Yes I mean you! We are all kids at heart (I hope) and we all have parents. Whether you have your own children or are planning to, we can all admit there are things we wish our parents didn't do when we were growing up. And, there are things we swear we will never do as parents but we do them anyway. Huh, what is up with that?
Well for me, being a mom is the most rewarding thing ever and at times the most challenging.
Understanding your own emotions is tough enough let alone your kid’s. Now that my son is 13, I feel as if there is a whole new code I need to figure out to be able to relate to him. We use to chat about everything and anything but recently, I would have to be telepathic to understand what is going on. I miss those days of non-stop talking, but also realize it is an important part of the growth process, mostly for me.
Soooo, I searched high and low to get different perspectives on how to relate to your kids and understand their emotions. I found some good stuff that I want to share with you and I hope will make your life a bit easier. I know it definitely helped me.
Hey did you know?
“They are dealing with a huge amount of social, emotional and cognitive flux and have underdeveloped abilities to cope. They need their parents — those people with the more stable adult brain — to help them by staying calm, listening and being good role models, Feinstein told LiveScience.” http://www.livescience.com/13850-10-facts-parent-teen-brain.html
But how do you know when to step in as a parent with your child’s emotions? Well, it is all about listening to how they truly feel, and loving them for who they are.
Here comes some great advice from Ronit Baras, an international parenting and happiness coach from Brisbane, Australia. You can check out all the amazing advice she has on her blog: https://www.ronitbaras.com/.
"Managing feeling is the heart of emotional intelligence. There are four levels of emotional intelligence: recognising feelings, managing feelings, recognising other's feelings and helping and supporting others with their feelings and we must do it in order. We can't manage feelings if we don't recognise them first. We are not born with those skills and need our socialising agents, parents and teachers, to guide us through them. The best strategy is to use mindfulness. In mindfulness, we become aware of the feeling and examine it. Much like in meditation, we acknowledge the thought and do not fight it. Whenever we feel overwhelmed, we stop and ask two questions: What is the feeling I am having now? And how do I rate it from 1-10? (1 -mild, 10 - strong). The second we rate it, the subconscious mind turns on a mechanisms to address the feeling. Most of the time, just answering those two questions will sort out the difficulty. If you are a parent or an educator, make sure to ask the questions on positive feelings as well. We need to manage them well too."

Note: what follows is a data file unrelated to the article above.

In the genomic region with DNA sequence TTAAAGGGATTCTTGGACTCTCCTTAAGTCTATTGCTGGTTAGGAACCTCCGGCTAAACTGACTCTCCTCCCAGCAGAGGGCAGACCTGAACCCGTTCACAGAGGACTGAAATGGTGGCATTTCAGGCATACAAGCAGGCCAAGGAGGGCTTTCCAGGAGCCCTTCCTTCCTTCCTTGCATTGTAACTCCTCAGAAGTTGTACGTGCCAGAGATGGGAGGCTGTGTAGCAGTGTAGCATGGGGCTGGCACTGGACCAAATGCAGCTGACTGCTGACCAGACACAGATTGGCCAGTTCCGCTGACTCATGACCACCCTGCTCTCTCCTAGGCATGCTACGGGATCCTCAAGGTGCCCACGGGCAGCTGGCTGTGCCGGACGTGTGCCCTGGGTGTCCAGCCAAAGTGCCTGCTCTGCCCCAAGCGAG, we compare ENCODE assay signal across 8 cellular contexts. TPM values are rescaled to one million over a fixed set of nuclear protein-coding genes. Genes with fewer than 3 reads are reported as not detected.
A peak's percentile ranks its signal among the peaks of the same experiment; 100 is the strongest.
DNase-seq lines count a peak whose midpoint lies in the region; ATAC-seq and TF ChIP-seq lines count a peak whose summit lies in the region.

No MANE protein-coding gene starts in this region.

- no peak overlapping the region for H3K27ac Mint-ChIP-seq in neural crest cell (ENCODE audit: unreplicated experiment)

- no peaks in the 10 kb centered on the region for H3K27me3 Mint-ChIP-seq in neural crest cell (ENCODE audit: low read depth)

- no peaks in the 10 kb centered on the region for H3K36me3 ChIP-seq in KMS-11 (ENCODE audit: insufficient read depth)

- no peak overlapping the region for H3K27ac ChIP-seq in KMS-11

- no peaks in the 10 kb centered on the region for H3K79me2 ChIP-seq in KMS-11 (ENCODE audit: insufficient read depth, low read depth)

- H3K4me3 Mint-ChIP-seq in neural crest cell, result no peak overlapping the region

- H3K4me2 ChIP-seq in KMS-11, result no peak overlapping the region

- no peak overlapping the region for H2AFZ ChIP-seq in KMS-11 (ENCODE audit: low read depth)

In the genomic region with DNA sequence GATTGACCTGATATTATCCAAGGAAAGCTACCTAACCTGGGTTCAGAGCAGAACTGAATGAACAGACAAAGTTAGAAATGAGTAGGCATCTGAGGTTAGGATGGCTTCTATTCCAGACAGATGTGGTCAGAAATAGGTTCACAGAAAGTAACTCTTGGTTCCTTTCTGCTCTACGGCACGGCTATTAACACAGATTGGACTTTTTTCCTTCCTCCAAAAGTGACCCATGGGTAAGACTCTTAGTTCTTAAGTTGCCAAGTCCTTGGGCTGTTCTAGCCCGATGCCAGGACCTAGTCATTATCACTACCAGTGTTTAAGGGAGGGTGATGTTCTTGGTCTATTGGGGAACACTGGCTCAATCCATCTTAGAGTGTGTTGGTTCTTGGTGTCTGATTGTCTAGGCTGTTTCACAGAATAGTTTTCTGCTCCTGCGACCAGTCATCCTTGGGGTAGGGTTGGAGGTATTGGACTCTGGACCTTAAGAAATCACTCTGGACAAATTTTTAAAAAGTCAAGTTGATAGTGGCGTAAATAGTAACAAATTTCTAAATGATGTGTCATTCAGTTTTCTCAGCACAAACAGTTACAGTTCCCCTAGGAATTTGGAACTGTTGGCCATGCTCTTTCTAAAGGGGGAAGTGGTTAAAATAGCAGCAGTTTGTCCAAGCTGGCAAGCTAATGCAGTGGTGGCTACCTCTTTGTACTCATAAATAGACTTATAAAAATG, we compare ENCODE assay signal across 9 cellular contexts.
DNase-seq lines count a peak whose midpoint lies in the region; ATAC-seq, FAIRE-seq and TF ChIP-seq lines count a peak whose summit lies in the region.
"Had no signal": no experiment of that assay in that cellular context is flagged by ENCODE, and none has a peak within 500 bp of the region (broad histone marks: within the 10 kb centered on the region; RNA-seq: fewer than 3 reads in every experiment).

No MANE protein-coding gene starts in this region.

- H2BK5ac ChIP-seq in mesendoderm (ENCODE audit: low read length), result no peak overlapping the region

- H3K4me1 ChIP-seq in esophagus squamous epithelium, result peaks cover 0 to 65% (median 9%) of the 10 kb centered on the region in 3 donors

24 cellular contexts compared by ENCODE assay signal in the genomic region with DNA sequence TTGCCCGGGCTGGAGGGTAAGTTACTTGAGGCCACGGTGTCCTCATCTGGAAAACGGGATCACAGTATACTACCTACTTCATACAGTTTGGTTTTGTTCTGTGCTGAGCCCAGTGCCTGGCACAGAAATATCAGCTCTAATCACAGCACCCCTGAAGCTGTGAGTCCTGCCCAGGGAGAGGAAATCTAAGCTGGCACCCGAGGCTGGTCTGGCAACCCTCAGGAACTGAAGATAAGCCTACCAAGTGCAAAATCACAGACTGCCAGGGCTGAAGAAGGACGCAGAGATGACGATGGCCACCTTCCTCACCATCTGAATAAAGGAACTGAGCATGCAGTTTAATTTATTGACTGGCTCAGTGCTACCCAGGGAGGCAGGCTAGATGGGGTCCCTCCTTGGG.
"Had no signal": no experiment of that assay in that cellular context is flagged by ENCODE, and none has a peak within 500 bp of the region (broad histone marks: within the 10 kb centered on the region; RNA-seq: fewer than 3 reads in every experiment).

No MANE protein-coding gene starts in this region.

Next up is my good friend Dr. Peggy Kern, PhD. She is a Senior Lecturer at the Centre for Positive Psychology at the Melbourne Graduate School of Education. Check out all that she is up to at http://www.peggykern.org/
“Emotions are a part of everyday life – both positive and negative ones. Although we certainly would like our young people to feel happy, many young people face numerous challenges, including stress from classes, trying to establish their identity and fit in with others, and even more extreme challenges. The key is to learn to recognize the emotions and learning how to regulate and express them in appropriate ways. Many young people have trouble recognizing and understanding their emotions. Allow your child to express what they feel, labeling what emotions they feel and identifying what might be causing those emotions. It can be helpful to consider how they respond to different emotions, and what some alternatives might be. Emotions are part of what make us human, and only by accepting them and learning to use them for our benefit can we truly learn to thrive as human beings.”
That is some great advice, but now what you have all been waiting for. How to help your kids deal with their emotions:
Lead by Example. They are going to look at you to see how to handle situations. Make sure you are taking deep breaths when you need to, and trying your best to show them how to spin situations in a more positive way.
Talk it out without judgement. When your child comes to you, listen to them with open ears and eyes. Notice exactly why they are feeling that way. Help them explain themselves if necessary, and most importantly, do not judge them. Their feelings are true to them, and you can show them that is ok.
Show them that you have time for them. When they look like they need to talk, make sure they know that you are always there for them. Even if you just want to get the kitchen clean and out of the way, take a break and sit down with them. It will always be worth it.
Use positive reinforcement instead of punishing them. They might not understand what they did wrong if they come home and are sent to their room. Take time to talk, to understand, and to reward them in a big way when they make progress. That will lead to a better and more open relationship.
It is all about trust. Do everything you can to trust them, understand them, and not judge them, and they will trust you. That is the safest place to be.
By the way, you know the old saying… “Happy wife… Happy Life”, well that maybe true but I definitely believe… “Happy Parents….Happy Kids”. They pick up on everything, so don’t forget to take care of yourself.